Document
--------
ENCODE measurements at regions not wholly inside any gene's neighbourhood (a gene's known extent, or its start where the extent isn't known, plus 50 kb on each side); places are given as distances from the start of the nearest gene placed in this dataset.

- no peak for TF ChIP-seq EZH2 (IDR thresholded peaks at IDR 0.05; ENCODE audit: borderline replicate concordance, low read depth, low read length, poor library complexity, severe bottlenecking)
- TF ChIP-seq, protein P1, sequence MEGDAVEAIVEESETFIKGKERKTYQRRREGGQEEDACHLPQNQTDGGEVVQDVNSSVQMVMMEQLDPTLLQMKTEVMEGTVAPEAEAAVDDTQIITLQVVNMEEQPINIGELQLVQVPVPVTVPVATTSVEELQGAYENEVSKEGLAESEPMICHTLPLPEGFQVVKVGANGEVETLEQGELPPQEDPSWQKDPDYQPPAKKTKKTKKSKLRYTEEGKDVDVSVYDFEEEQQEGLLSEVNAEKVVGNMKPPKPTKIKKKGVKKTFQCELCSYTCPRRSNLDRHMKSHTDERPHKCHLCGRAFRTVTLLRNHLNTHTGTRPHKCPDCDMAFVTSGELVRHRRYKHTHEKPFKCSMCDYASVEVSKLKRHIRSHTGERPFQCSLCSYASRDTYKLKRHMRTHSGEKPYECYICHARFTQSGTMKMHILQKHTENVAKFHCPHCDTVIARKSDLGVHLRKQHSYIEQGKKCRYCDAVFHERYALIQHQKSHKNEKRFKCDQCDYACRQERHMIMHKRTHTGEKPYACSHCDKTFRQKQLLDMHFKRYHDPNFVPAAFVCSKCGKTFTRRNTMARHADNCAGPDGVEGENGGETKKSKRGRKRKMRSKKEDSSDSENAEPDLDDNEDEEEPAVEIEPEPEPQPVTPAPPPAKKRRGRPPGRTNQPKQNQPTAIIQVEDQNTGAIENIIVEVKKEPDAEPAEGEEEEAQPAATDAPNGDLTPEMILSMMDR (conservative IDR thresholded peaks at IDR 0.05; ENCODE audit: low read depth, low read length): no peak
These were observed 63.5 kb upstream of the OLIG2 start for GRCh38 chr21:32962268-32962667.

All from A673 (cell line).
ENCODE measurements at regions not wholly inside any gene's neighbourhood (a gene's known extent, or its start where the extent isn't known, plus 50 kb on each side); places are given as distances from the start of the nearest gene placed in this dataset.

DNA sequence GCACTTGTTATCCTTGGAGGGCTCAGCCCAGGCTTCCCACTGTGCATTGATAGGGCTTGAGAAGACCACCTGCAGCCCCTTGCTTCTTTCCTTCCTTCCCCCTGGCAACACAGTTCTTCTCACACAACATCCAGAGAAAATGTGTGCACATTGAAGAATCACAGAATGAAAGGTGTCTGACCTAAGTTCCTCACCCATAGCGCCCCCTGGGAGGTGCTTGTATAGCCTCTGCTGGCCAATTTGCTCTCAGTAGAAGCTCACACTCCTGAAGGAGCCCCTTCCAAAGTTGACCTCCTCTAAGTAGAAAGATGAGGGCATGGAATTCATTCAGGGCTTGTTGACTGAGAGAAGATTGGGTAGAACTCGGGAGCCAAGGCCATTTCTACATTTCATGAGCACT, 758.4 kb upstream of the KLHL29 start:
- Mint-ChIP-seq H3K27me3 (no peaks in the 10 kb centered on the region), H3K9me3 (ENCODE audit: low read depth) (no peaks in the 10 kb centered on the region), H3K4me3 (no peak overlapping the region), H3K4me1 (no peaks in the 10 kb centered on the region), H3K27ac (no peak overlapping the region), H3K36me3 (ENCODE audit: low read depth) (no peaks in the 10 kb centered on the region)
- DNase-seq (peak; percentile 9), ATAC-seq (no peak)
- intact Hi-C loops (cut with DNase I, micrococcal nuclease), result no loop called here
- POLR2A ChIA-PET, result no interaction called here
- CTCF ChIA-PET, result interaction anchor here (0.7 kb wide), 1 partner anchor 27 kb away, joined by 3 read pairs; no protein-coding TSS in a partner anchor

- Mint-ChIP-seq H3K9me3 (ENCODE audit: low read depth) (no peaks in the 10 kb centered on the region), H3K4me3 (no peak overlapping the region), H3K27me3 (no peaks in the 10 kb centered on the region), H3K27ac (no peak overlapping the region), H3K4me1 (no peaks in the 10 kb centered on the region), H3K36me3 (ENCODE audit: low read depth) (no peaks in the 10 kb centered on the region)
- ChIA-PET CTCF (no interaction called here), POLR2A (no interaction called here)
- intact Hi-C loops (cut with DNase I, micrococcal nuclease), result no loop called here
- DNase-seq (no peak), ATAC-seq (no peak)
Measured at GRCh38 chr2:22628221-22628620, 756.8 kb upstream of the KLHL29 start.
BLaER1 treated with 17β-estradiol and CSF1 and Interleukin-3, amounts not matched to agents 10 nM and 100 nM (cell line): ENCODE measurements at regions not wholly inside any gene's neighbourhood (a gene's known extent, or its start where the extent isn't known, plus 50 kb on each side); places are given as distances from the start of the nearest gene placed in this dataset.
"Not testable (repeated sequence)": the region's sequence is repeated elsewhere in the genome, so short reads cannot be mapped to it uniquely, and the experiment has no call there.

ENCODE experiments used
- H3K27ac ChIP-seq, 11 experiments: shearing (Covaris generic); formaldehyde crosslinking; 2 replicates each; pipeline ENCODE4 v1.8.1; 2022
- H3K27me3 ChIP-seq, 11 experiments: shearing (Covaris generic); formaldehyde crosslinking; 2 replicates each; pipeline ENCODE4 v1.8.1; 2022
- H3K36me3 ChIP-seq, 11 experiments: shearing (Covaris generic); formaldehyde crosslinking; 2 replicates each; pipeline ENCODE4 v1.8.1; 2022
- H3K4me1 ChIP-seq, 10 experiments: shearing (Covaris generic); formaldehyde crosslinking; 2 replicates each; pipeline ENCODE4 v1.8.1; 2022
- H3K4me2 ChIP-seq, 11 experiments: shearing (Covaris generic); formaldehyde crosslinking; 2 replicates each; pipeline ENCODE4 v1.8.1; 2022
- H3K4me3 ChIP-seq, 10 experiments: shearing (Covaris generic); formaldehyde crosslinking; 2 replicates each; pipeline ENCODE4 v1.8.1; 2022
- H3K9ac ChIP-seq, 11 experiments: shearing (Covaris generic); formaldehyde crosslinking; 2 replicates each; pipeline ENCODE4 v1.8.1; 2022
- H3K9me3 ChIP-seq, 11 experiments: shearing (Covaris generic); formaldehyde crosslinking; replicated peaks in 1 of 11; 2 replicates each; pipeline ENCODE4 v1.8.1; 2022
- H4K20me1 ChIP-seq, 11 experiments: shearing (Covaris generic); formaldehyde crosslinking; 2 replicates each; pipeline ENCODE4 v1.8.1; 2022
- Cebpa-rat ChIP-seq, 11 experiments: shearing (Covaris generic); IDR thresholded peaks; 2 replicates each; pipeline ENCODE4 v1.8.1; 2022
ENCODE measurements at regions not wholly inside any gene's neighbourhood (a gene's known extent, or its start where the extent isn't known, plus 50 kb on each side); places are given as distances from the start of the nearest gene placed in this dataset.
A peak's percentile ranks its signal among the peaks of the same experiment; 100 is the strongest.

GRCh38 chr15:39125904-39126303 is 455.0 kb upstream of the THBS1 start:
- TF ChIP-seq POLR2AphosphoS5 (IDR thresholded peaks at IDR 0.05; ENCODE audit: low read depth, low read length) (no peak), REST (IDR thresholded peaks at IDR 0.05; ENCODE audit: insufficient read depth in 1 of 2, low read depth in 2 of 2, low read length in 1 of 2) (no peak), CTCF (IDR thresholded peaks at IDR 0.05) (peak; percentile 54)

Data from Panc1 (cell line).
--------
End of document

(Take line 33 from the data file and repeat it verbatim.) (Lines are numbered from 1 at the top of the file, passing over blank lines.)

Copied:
GRCh38 chr15:39125904-39126303 is 455.0 kb upstream of the THBS1 start: